Discovering the Adventure:
49ers Travel Around the Horn to
San Francisco

Around the Horn in 1849 with the 49ers

This sounds so daunting to us today - boarding a sailing ship in the 1840s and 1850s to travel 16,000 miles around the deadly tip of Cape Horn with its monstrous waves, terrifying winds, and frigid temperatures.

The Journey Around the Horn

1849 Era Clipper Ship; Artist Unkinown1849 Era Clipper Ship; Artist Unkinown

Some of the gold rushers traveled around the horn - particularly those who lived near the Eastern Seaboard or arrived there from foreign lands.

American ships' captains had excellent reputations for traversing the vagaries of both the Atlantic and the Pacific oceans in relative safety.

And many of the ships of the day were equipped with steam engines, giving them a distinct advantage over vessels that were governed by wind alone.

It was about 16,000 miles to travel the Atlantic from New York, Boston, or New Orleans along the Eastern coast of the three Americas around the Horn, then north along the Western coast of those same Americas before reaching San Francisco - the Gateway to the Goldfields.

But the journey took no more than the four to six months it would take to travel overland (and sometimes took much less than that - the record was 89 days, set by the Flying Cloud).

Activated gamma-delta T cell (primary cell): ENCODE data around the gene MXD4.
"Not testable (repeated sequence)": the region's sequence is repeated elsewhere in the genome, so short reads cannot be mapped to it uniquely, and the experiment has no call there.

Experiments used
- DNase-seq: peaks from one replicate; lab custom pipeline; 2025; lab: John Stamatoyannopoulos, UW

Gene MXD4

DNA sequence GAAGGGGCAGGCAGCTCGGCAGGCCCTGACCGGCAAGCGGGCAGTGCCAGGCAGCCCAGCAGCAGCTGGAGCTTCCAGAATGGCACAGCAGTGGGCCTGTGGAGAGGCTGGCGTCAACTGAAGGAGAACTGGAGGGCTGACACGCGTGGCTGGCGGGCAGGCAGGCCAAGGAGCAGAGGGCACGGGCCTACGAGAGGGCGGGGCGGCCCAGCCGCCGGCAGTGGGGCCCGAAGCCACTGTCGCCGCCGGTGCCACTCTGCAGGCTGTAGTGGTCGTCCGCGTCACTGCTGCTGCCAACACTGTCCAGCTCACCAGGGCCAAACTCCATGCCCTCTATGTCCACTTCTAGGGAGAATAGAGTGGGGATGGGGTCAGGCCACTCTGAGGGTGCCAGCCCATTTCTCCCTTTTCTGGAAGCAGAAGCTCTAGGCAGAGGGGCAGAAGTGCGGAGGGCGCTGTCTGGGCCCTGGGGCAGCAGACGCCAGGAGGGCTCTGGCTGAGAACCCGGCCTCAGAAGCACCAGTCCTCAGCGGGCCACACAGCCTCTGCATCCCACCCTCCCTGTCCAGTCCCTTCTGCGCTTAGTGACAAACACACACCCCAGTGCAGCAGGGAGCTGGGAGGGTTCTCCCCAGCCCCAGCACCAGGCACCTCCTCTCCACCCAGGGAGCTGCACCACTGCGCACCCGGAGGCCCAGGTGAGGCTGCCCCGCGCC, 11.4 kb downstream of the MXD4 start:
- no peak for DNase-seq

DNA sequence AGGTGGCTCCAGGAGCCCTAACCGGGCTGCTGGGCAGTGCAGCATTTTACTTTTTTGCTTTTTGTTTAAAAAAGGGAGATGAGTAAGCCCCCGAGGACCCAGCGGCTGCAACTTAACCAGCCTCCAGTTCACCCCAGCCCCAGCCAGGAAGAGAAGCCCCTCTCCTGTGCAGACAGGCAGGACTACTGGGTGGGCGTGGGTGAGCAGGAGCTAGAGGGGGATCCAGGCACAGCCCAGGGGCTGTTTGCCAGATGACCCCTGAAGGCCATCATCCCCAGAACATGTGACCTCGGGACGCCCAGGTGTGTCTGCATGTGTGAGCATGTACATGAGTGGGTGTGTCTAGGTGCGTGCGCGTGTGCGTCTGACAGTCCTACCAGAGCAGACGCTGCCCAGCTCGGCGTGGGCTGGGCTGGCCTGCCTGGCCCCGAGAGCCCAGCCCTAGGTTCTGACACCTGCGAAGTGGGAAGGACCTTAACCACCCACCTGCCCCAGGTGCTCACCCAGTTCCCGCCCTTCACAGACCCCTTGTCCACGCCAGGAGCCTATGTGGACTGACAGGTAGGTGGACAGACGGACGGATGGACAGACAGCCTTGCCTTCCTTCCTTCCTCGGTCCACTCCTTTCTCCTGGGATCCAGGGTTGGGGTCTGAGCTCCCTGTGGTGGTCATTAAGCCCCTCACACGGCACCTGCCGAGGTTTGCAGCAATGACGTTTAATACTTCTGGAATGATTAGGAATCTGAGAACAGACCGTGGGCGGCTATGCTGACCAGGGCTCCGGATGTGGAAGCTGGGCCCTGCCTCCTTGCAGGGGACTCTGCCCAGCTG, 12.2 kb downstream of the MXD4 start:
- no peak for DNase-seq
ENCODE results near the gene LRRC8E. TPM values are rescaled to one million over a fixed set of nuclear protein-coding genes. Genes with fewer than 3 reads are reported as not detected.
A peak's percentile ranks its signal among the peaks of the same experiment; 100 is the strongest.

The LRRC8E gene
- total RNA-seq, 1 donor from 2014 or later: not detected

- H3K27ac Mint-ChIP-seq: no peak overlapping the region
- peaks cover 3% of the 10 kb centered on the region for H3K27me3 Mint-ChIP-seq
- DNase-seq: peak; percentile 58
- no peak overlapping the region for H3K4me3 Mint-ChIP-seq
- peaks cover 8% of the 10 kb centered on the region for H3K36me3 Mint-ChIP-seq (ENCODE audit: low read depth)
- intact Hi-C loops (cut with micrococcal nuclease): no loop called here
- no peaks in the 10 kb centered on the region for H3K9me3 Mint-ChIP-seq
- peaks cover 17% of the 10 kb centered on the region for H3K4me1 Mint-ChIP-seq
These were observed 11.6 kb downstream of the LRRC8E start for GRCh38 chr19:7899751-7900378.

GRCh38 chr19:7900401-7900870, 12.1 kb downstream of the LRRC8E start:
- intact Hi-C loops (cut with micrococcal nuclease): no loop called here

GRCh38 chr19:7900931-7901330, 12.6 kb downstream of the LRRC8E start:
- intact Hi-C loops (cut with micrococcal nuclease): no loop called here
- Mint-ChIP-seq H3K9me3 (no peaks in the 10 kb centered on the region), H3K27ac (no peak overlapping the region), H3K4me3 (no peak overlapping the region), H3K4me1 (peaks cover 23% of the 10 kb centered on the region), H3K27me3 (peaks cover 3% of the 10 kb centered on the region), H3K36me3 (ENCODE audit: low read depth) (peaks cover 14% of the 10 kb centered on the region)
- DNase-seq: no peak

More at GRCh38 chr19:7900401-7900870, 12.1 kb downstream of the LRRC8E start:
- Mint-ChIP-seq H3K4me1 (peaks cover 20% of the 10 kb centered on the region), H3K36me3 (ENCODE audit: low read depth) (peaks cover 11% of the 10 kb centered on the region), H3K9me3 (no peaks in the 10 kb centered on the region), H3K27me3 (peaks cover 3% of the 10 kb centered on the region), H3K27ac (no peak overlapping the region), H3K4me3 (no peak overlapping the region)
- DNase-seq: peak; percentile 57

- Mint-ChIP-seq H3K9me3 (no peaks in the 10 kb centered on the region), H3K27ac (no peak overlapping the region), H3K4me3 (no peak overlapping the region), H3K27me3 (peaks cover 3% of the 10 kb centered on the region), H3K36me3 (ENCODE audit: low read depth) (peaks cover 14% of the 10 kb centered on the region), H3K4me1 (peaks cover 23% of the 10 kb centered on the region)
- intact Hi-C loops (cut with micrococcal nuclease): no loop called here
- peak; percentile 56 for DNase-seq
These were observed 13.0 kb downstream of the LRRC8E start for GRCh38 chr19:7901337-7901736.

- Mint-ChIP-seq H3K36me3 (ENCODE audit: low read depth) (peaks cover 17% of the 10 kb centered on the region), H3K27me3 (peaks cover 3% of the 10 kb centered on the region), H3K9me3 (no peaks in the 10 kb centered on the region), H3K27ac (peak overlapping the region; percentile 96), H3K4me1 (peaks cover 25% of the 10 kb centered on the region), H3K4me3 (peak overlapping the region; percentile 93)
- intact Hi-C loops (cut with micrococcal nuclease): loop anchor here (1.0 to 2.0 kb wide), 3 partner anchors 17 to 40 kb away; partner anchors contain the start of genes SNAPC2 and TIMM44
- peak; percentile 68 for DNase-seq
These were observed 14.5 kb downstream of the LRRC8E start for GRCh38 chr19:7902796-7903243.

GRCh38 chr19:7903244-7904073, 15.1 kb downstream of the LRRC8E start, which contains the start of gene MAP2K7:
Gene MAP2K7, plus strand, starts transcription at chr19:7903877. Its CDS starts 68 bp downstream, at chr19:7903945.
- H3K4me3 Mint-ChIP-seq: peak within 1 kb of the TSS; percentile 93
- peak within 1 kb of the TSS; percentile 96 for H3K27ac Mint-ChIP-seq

Plus, it was considered to be a safer, and much more comfortable trip. The ships were built to withstand the vagaries of the oceans' weather, and during good weather the men had the advantage of enjoying the beauty of the sea and stops in exotic ports along the way.

One of the downsides of this trip however, was that the men did not (could not) bring their families with them. Those who traveled overland by covered wagon at least had the option.

There were stops along the way to resupply, with the ships taking on food, water, and wood for the steam engines.

Between stops were long spells of boredom that were occasionally interspersed with periods of abject terror - as when the ship traveled through dense fogs, bringing on fears of collision, or through fierce storms and heavy seas, leading to visions of the ship being rent asunder with all hands lost at sea!

A shorter route, but one wrought with its own perils, was to cross the land at the Isthmus of Panama.

Those who chose this path disembarked at Chagres, Panama, used river canoes and mules to cross the Isthmus through rainy, seemingly impenetrable jungle, and reached Panama City on the Pacific side within about three days.

If they didn't contract a tropical disease like malaria, and if a ship was waiting for them in Panama City, the timing for the total trip could be as little as six weeks - twelve weeks at most!

All in all, sailing to San Francisco seemed like a good idea to many - over 25,000 traveled via sailing ship.

And, it didn't cost any more than going overland; both trips could be done for about $400.

If you're interested in how other 49ers got to California, check here:

  • Going to California
    There were basically two ways to get to California during the Gold Rush.
  • Overland by Covered Wagon
    The other way to get to the California goldfields was to spend up to 6 months walking alongside a prairie schooner.

For what they did once they arrived, try these articles:

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